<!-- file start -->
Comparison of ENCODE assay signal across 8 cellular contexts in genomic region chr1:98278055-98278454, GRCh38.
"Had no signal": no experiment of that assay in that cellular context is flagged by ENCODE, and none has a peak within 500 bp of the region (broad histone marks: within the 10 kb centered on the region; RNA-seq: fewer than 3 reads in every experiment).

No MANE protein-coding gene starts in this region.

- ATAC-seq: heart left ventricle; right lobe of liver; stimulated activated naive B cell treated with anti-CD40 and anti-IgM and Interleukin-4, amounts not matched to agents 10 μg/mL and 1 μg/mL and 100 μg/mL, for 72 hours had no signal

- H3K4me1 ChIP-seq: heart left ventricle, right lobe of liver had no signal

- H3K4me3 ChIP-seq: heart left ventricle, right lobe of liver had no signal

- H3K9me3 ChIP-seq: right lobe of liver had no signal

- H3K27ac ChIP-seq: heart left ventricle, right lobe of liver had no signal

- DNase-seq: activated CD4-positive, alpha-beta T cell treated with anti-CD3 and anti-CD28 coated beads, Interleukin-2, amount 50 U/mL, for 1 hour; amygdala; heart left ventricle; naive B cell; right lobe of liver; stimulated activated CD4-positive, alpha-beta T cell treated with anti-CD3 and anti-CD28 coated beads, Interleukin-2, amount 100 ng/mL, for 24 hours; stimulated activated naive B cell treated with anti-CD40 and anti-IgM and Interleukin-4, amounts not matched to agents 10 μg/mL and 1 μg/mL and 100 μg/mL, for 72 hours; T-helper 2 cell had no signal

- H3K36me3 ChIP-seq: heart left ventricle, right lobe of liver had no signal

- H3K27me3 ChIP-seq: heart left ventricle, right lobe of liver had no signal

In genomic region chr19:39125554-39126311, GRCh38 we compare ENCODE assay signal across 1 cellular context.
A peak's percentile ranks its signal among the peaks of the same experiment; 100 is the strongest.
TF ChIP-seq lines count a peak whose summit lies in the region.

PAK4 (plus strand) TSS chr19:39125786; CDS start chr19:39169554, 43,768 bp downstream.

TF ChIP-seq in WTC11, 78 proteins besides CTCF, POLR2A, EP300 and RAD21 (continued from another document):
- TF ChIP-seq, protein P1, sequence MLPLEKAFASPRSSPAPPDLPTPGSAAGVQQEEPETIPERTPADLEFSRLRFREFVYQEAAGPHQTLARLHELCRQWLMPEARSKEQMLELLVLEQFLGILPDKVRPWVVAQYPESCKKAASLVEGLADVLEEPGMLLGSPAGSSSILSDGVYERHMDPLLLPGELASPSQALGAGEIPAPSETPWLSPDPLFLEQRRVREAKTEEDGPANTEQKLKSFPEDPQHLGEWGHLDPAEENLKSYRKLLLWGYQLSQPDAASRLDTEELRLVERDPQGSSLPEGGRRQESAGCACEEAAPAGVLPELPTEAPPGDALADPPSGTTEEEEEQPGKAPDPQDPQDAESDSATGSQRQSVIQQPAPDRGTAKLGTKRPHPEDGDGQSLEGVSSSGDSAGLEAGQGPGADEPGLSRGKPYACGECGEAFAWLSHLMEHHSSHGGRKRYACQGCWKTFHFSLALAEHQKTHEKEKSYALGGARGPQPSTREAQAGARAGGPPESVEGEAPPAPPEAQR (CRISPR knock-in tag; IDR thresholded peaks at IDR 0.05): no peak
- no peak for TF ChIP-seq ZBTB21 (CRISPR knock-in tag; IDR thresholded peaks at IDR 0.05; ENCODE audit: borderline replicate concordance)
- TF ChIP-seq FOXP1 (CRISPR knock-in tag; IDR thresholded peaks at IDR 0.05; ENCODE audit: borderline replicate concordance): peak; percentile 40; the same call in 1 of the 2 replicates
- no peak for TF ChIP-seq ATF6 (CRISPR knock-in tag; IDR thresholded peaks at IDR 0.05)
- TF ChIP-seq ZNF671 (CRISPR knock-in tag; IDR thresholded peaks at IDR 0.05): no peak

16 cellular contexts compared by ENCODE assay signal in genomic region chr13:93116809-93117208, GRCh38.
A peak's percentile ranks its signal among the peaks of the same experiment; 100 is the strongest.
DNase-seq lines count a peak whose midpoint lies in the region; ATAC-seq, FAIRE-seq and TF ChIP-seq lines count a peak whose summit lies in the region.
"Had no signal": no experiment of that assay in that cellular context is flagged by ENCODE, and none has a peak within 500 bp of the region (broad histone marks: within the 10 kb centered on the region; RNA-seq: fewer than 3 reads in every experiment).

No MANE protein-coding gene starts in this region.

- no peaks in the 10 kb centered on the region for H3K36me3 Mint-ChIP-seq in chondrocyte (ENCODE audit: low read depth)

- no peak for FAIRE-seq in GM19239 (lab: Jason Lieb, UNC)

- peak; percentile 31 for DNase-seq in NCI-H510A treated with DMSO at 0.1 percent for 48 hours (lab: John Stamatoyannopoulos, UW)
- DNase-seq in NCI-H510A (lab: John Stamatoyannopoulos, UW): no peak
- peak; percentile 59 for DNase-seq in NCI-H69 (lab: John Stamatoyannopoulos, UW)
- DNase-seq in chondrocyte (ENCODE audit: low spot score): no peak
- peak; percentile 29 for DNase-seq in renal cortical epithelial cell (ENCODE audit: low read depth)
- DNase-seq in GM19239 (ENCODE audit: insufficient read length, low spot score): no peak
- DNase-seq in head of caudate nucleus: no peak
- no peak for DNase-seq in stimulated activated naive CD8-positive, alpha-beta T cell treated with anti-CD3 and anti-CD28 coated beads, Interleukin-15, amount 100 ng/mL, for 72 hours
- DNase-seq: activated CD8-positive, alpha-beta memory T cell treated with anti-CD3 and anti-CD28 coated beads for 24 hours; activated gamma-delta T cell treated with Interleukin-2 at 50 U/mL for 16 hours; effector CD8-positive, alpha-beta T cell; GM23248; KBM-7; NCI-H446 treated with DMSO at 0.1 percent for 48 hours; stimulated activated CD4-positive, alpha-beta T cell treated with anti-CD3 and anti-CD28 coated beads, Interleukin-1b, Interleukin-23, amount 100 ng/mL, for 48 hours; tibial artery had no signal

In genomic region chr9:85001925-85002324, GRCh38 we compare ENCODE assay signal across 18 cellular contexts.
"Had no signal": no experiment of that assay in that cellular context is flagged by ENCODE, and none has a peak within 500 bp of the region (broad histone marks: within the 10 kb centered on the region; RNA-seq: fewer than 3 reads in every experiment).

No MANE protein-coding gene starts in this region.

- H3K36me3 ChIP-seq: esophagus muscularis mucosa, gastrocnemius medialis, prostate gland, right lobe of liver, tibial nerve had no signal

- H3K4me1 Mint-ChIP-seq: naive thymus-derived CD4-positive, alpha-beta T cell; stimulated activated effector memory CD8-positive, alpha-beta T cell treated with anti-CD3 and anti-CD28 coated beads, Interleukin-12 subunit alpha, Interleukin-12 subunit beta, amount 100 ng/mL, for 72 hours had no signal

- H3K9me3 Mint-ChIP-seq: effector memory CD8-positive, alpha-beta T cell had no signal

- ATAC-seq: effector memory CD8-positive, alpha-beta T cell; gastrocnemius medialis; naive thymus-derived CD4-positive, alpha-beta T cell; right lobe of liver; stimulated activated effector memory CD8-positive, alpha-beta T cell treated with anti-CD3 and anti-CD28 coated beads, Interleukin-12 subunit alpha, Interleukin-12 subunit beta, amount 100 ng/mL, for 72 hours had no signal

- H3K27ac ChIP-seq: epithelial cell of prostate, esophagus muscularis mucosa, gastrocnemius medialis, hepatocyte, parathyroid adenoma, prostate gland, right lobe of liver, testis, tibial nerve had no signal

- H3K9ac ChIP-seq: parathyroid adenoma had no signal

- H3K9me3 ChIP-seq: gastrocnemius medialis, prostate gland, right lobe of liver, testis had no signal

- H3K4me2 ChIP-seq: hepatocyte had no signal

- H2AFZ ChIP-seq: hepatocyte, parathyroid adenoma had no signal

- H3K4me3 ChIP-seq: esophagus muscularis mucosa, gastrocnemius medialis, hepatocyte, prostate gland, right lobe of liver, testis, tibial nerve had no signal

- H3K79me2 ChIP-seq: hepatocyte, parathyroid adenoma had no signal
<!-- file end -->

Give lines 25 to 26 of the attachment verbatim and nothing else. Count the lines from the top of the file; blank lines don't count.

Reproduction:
"Had no signal": no experiment of that assay in that cellular context is flagged by ENCODE, and none has a peak within 500 bp of the region (broad histone marks: within the 10 kb centered on the region; RNA-seq: fewer than 3 reads in every experiment).

No MANE protein-coding gene starts in this region.